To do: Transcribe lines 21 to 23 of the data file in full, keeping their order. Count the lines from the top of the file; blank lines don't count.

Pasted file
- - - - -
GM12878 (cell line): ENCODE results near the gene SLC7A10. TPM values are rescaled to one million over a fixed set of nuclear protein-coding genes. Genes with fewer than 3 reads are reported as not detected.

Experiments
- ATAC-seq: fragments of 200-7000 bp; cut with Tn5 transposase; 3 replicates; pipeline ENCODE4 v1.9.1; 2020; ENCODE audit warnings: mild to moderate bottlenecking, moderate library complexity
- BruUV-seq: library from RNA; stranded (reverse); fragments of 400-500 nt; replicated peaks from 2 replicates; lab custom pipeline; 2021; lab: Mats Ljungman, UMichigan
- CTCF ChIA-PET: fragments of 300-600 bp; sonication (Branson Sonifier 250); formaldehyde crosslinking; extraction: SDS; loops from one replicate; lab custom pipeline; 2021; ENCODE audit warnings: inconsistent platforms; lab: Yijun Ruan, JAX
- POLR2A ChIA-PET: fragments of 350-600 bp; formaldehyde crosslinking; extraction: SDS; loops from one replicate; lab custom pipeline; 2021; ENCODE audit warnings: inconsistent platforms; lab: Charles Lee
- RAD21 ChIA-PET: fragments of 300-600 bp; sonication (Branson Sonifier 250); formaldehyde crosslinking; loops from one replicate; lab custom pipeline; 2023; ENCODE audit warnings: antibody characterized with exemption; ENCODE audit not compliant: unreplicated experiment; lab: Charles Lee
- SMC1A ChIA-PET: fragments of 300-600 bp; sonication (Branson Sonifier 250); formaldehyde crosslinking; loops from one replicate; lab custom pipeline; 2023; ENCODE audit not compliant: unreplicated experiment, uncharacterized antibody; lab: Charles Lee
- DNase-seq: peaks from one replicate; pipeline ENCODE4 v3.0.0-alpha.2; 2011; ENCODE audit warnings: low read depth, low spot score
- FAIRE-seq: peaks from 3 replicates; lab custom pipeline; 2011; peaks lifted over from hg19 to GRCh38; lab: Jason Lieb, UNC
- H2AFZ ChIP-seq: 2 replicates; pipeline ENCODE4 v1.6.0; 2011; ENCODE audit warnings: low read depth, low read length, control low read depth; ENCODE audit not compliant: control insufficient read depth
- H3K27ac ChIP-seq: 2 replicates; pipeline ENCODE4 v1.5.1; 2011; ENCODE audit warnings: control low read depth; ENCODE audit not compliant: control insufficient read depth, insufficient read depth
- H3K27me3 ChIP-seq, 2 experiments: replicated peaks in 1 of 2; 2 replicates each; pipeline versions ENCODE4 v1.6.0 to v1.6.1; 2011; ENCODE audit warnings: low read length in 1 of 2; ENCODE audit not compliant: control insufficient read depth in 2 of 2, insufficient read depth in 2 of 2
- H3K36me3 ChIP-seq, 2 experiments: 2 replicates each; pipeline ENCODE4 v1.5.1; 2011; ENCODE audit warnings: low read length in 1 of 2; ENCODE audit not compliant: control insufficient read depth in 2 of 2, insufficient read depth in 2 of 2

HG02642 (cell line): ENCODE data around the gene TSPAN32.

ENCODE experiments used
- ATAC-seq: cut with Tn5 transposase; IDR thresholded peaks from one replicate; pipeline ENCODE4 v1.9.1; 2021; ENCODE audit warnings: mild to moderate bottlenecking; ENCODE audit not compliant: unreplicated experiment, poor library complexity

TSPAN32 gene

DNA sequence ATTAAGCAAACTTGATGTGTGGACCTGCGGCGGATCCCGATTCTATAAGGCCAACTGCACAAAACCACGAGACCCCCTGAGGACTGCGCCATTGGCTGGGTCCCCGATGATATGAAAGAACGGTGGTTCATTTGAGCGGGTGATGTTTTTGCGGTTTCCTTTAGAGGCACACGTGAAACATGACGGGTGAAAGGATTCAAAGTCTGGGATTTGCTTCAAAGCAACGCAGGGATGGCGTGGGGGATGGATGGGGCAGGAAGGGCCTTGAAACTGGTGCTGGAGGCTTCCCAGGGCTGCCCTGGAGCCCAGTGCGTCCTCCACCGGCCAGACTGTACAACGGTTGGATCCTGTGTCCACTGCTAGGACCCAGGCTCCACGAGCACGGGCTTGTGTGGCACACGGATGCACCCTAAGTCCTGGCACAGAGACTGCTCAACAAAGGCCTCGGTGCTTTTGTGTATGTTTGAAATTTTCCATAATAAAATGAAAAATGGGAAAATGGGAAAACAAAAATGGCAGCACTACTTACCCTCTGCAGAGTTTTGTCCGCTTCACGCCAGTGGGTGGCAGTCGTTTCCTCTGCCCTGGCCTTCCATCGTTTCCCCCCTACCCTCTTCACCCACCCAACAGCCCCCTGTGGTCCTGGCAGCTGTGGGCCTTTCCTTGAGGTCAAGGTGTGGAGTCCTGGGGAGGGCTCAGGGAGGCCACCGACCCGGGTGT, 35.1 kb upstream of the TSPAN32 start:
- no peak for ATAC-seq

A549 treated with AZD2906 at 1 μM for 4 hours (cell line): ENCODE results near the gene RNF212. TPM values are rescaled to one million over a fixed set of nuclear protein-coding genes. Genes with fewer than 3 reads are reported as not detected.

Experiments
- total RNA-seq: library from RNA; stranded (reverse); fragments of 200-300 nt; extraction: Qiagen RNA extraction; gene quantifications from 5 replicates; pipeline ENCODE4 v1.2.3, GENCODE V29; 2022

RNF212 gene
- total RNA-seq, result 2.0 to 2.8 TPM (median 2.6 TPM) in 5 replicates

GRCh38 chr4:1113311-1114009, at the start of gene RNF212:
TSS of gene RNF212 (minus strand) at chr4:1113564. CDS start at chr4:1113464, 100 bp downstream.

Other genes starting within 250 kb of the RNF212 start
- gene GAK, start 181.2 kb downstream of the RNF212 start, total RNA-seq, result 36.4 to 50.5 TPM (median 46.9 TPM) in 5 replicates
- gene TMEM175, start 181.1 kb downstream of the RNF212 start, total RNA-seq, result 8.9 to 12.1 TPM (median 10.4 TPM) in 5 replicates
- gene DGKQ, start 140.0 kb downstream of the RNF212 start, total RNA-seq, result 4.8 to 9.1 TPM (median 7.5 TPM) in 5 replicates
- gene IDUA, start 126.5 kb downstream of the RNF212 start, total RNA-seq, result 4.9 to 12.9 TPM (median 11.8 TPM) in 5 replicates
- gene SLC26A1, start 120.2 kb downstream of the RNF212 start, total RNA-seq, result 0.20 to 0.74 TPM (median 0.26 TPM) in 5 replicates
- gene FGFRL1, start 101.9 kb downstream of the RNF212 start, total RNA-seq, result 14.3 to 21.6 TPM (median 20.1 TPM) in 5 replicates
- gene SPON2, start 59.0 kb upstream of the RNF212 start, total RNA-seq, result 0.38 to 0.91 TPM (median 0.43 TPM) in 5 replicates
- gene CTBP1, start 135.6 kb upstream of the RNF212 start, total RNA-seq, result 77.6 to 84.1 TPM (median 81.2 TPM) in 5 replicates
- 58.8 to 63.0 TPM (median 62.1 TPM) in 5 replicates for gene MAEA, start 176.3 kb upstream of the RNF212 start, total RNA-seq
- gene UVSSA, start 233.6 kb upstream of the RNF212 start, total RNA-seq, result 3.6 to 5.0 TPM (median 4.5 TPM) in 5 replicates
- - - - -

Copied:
A549 treated with AZD2906 at 1 μM for 4 hours (cell line): ENCODE results near the gene RNF212. TPM values are rescaled to one million over a fixed set of nuclear protein-coding genes. Genes with fewer than 3 reads are reported as not detected.

Experiments
- total RNA-seq: library from RNA; stranded (reverse); fragments of 200-300 nt; extraction: Qiagen RNA extraction; gene quantifications from 5 replicates; pipeline ENCODE4 v1.2.3, GENCODE V29; 2022